How to Pronounce Chouriço?

I guess to make it simple most sources tell us to pronounce the second “c” in chouriço as a “z,” but that’s not quite right. I completely understand that the Portuguese language is not the easiest to master, but I think it would be more accurate to suggest pronouncing it this way “sho-ree-soo.” Otherwise, the “z” sound hardly helps distinguish the Portuguese pronunciation from the Spanish version.

What Is Chouriço?

Since Portuguese “chouriço” is often confused with its Spanish cousin “chorizo,” I decided to give Lopes’s shop a call to inquire about the differences between the two sausages. The woman who answered the phone explained that the biggest difference is in the amount of paprika used. The Spanish chorizo has a much greater percentage of paprika than the Portuguese chouriço, she said. On the other hand, the Portuguese chouriço is smokier than Spanish chorizo. She also highlighted Portuguese chouriço’s versatility. It can be eaten cold (charcuterie-style), fried, grilled and boiled, which makes it a popular ingredient in Portugal’s hearty soups. The most famous: Kale soup or “Caldo Verde.”

While I was at it, I asked about the differences between “chouriço” and “linguiça”, another smoked sausage term often used by Portuguese immigrants in New England, especially Massachusetts. “Can linguiça be used interchangeably with chouriço,” I asked. She said that there’s hardly any difference between the two smoked sausages, except that the linguica is thinner and lends itself best to frying and grilling. By the way, you can usually also buy Spanish chorizo at these Portuguese shops.

Suggestion: Might be fun to create a mixed Iberian smoked sausage charcuterie plate. Note: Due to Portuguese and Spanish colonization, you’ll also find variations of these smoked sausages in countries influenced by both cultures.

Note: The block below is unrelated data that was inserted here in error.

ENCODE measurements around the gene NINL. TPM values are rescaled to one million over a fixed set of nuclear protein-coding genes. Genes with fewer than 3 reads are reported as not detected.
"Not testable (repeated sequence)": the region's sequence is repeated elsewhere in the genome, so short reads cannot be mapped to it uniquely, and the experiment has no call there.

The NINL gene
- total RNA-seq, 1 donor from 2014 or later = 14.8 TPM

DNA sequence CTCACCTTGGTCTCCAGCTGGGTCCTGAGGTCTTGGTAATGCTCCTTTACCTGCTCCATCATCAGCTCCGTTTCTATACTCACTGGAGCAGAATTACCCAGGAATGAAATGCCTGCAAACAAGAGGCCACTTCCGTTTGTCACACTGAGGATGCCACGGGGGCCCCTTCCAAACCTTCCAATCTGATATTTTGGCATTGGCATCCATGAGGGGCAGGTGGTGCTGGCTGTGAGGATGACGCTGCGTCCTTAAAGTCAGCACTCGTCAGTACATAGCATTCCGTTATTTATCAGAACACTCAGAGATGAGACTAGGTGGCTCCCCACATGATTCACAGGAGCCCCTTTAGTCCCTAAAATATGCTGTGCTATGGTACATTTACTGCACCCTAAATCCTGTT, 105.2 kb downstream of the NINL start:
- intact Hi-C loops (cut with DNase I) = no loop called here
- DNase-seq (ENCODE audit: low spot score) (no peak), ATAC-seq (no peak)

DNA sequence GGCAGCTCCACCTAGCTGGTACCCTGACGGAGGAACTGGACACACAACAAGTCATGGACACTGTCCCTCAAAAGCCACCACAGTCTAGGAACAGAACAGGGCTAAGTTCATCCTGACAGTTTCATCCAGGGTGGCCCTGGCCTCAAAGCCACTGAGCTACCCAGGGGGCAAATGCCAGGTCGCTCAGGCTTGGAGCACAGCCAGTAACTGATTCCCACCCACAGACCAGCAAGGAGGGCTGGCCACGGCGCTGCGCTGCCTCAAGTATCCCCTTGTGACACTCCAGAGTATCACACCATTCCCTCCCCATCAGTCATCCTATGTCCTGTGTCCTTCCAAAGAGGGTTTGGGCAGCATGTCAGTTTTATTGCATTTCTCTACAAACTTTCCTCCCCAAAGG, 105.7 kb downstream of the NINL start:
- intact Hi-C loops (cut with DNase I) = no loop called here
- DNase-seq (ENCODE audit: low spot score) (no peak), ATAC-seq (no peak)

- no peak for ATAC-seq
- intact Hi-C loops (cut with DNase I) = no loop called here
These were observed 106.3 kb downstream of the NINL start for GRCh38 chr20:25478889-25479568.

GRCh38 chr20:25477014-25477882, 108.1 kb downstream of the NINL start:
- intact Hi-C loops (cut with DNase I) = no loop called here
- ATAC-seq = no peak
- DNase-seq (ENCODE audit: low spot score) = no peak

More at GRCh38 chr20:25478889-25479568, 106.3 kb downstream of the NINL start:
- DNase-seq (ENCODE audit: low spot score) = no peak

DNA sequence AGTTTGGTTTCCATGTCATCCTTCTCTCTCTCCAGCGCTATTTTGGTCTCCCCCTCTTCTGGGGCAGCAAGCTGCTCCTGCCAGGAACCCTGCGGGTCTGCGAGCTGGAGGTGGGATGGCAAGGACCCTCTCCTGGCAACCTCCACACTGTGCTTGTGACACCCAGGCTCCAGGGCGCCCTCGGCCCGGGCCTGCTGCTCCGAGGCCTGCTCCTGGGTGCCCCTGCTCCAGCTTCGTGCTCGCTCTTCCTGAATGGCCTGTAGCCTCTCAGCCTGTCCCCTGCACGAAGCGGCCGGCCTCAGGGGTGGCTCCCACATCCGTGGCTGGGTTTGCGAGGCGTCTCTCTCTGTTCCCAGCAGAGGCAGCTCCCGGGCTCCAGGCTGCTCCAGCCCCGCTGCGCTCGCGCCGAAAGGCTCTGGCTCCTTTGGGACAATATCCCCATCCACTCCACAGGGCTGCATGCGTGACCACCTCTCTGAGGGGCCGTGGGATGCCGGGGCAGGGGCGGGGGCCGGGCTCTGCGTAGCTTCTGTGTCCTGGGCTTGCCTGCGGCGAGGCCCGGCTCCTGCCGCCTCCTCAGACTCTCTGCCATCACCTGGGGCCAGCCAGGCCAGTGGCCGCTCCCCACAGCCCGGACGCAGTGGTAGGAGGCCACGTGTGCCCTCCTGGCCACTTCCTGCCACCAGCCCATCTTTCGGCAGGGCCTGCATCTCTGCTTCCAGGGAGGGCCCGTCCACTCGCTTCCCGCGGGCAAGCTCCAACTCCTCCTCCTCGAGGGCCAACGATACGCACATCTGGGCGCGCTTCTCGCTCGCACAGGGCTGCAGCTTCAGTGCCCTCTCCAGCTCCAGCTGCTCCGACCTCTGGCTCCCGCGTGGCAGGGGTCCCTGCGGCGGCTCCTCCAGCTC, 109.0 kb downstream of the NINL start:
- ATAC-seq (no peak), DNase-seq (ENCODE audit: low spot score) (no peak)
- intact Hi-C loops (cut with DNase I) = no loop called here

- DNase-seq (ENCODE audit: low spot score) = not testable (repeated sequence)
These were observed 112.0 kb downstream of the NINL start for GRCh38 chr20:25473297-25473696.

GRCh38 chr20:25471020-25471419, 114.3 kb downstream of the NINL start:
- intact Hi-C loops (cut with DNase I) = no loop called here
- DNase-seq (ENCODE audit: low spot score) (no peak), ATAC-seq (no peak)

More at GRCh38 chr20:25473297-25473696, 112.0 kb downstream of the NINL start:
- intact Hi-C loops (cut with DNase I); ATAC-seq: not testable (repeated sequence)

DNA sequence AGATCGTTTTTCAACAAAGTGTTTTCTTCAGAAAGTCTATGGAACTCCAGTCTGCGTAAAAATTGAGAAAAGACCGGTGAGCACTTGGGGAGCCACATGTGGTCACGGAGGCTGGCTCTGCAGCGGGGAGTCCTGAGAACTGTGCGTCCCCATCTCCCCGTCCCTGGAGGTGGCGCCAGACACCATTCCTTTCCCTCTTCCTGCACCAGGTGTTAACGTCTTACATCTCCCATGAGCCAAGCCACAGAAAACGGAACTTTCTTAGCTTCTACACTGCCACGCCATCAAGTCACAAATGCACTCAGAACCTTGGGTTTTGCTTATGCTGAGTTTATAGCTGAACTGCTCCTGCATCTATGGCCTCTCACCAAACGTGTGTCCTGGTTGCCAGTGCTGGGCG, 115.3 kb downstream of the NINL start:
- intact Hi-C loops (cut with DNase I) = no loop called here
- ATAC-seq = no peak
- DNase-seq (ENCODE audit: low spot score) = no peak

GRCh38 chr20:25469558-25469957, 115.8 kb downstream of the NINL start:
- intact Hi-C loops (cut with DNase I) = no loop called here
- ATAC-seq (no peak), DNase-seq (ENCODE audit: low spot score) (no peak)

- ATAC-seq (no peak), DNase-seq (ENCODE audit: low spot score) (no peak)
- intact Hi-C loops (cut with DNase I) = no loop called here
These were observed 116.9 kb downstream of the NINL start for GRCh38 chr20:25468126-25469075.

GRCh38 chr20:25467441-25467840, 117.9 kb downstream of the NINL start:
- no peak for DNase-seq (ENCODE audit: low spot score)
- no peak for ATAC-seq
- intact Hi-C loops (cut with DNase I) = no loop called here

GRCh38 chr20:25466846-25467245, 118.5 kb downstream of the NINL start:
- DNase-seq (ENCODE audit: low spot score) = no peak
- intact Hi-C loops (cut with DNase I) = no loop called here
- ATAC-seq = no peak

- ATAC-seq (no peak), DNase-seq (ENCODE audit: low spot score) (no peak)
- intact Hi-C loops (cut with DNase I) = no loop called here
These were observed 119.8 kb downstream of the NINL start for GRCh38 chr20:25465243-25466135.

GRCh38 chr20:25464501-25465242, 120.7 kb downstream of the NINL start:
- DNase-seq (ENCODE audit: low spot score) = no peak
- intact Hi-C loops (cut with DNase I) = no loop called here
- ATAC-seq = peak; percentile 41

How to Use Chouriço?

There are many ways to use chouriço in Portuguese recipes. However, the most famous is the “Cozido a Portuguesa”, a stew of boiled smoked sausages, legumes and potatoes. There’s also the flambé chouriço, a staple at Portuguese-American restaurants where the flambéing is done tableside atop a traditional earthenware dish where Portuguese “aguardente” is poured into and fired up to char the chouriço. Shove smoky sausage rounds into crusty, Portuguese rolls; pour yourself a full-bodied Touriga Nacional—and it’s a party, my friends!

How to make Chouriço?

Making chouriço may seem daunting, but it’s considerably easier than you imagine. But to make your life easier, we’ve put together a Comprehensive Chouriço Recipe for you to follow while happily listening to Portuguese music and sipping upon a bottle of Port Wine. Yes, this is a requirement, because there’s rarely a moment when cooking and wine doesn’t go hand-in-hand!

Food and Wine Tours of Portugal

Though should have any questions, never hesitate to contact us. And most importantly, come visit Portugal to savor these delicious morsels in their homeland. We have a fantastic Foodie Tour of Portugal that will not only satiate your tastebuds but will help give you a profound sense as to why visitors immediately fall in love with the Portuguese people. They’re not only foodies but irresistibly loving!



Where to find Chouriço in the USA?

The Portuguese supermarket chain, Seabra’s is probably the easiest place to find chouriço, since there are several locations in a few different states throughout the U.S. However, two of my family’s favorite places to buy chouriço (and other Portuguese smoked sausages) is at Lopes in Ironbound-Newark and Simoes & Almeida in Kearny:

Lopes Sausage Co.
304 Walnut St., Newark, NJ 07105
(973) 344-3063

Simoes & Almeida
193 Windsor St.
Kearny, NJ 07032
(201) 997-8989